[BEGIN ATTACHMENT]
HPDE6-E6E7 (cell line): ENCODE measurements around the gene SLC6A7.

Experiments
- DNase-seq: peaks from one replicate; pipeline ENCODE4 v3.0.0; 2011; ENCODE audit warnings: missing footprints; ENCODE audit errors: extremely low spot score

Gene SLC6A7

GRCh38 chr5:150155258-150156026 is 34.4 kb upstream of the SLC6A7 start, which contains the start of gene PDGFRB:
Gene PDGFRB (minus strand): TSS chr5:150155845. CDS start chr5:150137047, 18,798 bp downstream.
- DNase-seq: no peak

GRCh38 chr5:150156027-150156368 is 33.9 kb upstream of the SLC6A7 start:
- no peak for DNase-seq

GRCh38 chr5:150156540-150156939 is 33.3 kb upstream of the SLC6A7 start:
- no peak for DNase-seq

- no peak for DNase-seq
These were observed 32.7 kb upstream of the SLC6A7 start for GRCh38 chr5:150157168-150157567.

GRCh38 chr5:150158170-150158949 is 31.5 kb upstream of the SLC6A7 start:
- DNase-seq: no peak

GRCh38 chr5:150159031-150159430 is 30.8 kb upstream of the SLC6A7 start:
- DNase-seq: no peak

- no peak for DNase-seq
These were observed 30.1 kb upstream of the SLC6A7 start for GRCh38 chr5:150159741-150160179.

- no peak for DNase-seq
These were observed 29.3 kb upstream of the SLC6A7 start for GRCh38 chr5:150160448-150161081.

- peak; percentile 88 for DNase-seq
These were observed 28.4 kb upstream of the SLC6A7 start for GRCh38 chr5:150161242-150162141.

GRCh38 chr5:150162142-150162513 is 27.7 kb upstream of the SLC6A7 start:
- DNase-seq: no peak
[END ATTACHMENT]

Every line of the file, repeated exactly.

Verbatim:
HPDE6-E6E7 (cell line): ENCODE measurements around the gene SLC6A7.

Experiments
- DNase-seq: peaks from one replicate; pipeline ENCODE4 v3.0.0; 2011; ENCODE audit warnings: missing footprints; ENCODE audit errors: extremely low spot score

Gene SLC6A7

GRCh38 chr5:150155258-150156026 is 34.4 kb upstream of the SLC6A7 start, which contains the start of gene PDGFRB:
Gene PDGFRB (minus strand): TSS chr5:150155845. CDS start chr5:150137047, 18,798 bp downstream.
- DNase-seq: no peak

GRCh38 chr5:150156027-150156368 is 33.9 kb upstream of the SLC6A7 start:
- no peak for DNase-seq

GRCh38 chr5:150156540-150156939 is 33.3 kb upstream of the SLC6A7 start:
- no peak for DNase-seq

- no peak for DNase-seq
These were observed 32.7 kb upstream of the SLC6A7 start for GRCh38 chr5:150157168-150157567.

GRCh38 chr5:150158170-150158949 is 31.5 kb upstream of the SLC6A7 start:
- DNase-seq: no peak

GRCh38 chr5:150159031-150159430 is 30.8 kb upstream of the SLC6A7 start:
- DNase-seq: no peak

- no peak for DNase-seq
These were observed 30.1 kb upstream of the SLC6A7 start for GRCh38 chr5:150159741-150160179.

- no peak for DNase-seq
These were observed 29.3 kb upstream of the SLC6A7 start for GRCh38 chr5:150160448-150161081.

- peak; percentile 88 for DNase-seq
These were observed 28.4 kb upstream of the SLC6A7 start for GRCh38 chr5:150161242-150162141.

GRCh38 chr5:150162142-150162513 is 27.7 kb upstream of the SLC6A7 start:
- DNase-seq: no peak